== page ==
History of Gyuto Tantric Monastery
Jetsun Sherab Senge
Jetsun Kunga Dondrub's Disciples
The Monastery's Administration
Present Situation of the Monastery
Annual Activities in the Monastery
The Syllabus and Course of Studies Ngagrampa Studies
Tantra and the Role of Gyuto
Monastic Training and Daily Schedule
Since monks are meant to dedicate their lives to learning, contemplation and social work, the monks of Gyuto Tantric Monastery live according to the rules of the Vinaya under the guidance of their three teachers from the time they first enter the monastery. They concentrate on learning and practice, beginning with the basics and gradually progressing to the highest esoteric teachings. Although they study the whole Buddhist canon, their main focus is tantra.
For the first nine years the monks do not have individual rooms. They attend prayers, do major practices, eat and sleep in the assembly, received teaching and attended debate and discussion sessions in the Dharma courtyard. Each monk had his own particular spot for studying, contemplating and doing his practices in this uncovered area. Under the present circumstances, because of the limited space available, they must carry out all these activities in the assembly hall or in their living quarters.
Junior monks study language, memorize basic tantric texts, recite these texts, receive instruction on them, acquire skill in drawing mandalas, preparing colored sand mandalas and ritual musical instruments.
Eventually monks perform the retreats of various deities, including the three great deities, Guhayasamaja, Chakrasamvara and Vajrabhairava. Such practices are preceded by intensive mental purification and the accumulation of merit.
To help them overcome attachment to the place where they live, regular and frequent convocation where held in different places in which all monks had to participate. Since coming to India it has not been possible to hold these convocations, but at the time and season when each was traditionally held the respective practices and activities are still performed.
There were three major convocations concentrating on different kinds of activity: the Ganden winter convocation which focused on listening to and thinking about teachings, the Chuda spring convocation which focused on meditation and the Drayerpa summer convocation which focused on creative work. Six minor convocations were also held which fell into the three above mentioned categories: the Drepung, Kyormoling and Tagtse convocations, the Ganden summer convocation and the Sera and Potala convocations.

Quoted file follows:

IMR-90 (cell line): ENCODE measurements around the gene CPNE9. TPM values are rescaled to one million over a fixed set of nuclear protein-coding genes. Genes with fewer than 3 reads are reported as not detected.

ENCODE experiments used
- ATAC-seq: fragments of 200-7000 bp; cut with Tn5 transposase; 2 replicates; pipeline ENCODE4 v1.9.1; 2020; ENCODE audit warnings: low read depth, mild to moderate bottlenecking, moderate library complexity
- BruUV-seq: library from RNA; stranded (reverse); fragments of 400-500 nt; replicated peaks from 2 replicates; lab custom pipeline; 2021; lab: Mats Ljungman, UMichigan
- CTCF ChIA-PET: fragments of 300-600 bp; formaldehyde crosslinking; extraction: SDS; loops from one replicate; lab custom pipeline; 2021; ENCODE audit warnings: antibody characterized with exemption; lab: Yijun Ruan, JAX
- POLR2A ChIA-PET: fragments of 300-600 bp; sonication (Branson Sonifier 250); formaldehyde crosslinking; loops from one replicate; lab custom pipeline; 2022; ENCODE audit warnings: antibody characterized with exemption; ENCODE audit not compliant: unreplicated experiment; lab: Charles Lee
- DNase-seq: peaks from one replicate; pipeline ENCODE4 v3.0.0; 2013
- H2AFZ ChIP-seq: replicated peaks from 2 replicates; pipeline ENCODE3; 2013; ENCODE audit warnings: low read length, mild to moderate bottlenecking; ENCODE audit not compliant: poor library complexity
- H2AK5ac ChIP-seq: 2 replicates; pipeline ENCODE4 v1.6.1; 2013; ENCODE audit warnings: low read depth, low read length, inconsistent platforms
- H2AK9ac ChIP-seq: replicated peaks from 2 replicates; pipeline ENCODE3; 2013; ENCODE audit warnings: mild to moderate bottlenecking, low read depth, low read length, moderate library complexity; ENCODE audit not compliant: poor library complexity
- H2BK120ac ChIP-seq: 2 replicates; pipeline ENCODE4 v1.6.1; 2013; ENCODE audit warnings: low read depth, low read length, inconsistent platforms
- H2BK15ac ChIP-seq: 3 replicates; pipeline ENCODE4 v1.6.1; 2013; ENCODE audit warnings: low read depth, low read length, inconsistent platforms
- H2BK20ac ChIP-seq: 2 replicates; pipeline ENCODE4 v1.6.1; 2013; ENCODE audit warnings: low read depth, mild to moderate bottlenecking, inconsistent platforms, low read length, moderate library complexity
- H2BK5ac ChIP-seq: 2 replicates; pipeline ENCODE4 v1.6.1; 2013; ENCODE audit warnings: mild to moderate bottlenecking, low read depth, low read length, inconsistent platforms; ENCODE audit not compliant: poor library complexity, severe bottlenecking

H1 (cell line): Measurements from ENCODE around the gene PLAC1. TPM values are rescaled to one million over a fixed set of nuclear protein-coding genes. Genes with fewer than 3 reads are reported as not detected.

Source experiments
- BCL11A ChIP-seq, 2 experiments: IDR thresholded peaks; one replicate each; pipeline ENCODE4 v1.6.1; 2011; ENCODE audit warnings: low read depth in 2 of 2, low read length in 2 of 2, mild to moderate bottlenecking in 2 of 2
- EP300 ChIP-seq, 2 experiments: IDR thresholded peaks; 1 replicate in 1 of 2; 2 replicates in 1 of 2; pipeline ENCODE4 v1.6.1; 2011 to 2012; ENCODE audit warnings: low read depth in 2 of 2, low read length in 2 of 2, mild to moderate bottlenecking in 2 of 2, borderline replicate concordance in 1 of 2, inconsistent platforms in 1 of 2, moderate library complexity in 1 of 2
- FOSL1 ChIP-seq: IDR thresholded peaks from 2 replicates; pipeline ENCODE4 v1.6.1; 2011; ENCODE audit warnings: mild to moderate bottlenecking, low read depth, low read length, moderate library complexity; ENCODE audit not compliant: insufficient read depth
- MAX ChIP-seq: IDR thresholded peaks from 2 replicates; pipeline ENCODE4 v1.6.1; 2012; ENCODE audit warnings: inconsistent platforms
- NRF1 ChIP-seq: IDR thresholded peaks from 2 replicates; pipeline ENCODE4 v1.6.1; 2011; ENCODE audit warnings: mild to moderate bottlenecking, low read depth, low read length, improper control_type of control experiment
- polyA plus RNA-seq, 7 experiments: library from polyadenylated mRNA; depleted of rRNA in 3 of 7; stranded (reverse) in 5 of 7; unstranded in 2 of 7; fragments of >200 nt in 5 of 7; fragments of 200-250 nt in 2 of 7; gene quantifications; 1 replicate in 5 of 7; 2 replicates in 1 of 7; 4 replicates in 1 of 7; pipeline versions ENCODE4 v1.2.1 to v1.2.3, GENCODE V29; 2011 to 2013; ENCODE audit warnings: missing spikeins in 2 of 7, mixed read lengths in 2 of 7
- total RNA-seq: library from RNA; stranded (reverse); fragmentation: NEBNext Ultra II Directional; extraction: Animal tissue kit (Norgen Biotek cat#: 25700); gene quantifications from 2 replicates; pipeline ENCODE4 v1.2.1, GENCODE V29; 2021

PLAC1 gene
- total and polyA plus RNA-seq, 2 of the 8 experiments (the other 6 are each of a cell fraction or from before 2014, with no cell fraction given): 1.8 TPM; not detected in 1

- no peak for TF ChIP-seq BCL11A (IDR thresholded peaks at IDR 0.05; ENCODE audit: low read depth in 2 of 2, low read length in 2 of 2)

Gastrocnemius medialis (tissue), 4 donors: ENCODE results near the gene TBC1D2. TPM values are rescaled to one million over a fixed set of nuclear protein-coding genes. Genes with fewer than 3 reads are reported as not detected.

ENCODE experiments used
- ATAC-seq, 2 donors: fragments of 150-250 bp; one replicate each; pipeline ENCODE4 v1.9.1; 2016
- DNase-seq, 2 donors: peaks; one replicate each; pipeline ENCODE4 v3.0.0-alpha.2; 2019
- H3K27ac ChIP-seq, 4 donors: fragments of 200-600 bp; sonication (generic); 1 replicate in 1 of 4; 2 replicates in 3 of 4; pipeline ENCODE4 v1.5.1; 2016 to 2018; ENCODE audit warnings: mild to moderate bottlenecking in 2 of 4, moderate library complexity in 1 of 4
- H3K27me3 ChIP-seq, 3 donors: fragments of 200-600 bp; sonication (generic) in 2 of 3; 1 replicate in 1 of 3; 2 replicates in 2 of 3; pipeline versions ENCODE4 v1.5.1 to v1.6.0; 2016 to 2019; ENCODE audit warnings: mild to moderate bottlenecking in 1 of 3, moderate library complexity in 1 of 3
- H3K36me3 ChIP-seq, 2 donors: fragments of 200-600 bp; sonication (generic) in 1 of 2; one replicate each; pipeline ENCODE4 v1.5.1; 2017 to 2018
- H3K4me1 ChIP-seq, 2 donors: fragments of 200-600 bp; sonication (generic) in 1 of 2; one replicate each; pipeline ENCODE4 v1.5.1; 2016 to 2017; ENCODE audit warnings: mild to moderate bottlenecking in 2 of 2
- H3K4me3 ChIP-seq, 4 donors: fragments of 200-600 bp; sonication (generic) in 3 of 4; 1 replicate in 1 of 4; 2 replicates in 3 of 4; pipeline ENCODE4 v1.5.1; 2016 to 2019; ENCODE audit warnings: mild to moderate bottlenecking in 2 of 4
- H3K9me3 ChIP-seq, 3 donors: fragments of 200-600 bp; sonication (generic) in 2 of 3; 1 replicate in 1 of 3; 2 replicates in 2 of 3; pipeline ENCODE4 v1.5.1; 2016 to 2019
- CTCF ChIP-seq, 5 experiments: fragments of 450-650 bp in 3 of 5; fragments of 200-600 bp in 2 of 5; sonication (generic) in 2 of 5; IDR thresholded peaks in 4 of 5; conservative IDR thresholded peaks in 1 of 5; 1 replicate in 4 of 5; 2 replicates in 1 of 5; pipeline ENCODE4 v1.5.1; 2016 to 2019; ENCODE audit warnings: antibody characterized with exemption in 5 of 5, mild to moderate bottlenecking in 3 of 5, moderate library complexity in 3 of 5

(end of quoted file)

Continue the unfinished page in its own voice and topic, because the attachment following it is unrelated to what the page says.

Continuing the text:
During such convocations regular and special ceremonies took place. The practices of different deities, consecration ceremonies, major and minor liturgical services and ritual cake offerings were performed. Teachings were given and tantric debates and examinations were held.
Now too, in the second, fifth, sixth, and ninth Tibetan months, the mandala, creation and offering rites of Chakrasamvara are performed. This is done in conjunction with a colored sand mandala. The self-initiation of Guhyasamaja is performed twice and that of Vajrabhairava is performed with a fire offering.
During the sixth and ninth Tibetan months two major consecrations are performed. The first is that of one of the three great deities, performed in rotation year after year. The other is that of Vajrabhairava, performed in conjunction with a colored sand mandala and fire offering.
For the fourth, fifth, sixth, seventh and eleventh Tibetan months the self-generation of Vajrabhairava and the grand liturgical services of the two Dharma protectors, Mahakala and Yamaraja are performed each month with chanting according to the older and newer classical traditions.
In the first, second, tenth and eleventh Tibetan months the grand ritual cake offerings of for Sitapatra, Mahakala and two other deities associated with fierce activity are performed. During any of these months two other grand ritual cake offerings for Sinhavaktra Kshetrapala also take place.
Thirteen self-initiations of the three great deities with mandalas painted on canvas, a special three day practice of classical chanting with rosaries used instead of musical instruments and eight major and minor ritual cake offerings of the “Sixty part” practice are also held during the year.
Before and after every teaching, prayers to the spiritual masters of the lineage are recited and between the convocations two “commentary” Geshes recite around forty folios with an introduction to the subject outlines of Jetsun Kunga Dondrub’s great commentary. This is followed by a grand debate and an eight day examination for the qualification of Geshe Ngagrampa. Training is given in the drawing of mandala and stupa, in the design of colored sand mandalas, in the construction of the three dimensional mandalas of various deities, chanting, harmonics and in the preparation, design and decoration of offering substances and objects.
In Tibet at Drayerpa there were retreat houses where monks could perform the practices of the various deities for a prolonged period in seclusion. There were also retreat houses at Ramoche and now at Tenzin Gang in India such retreat facilities are available for the monks.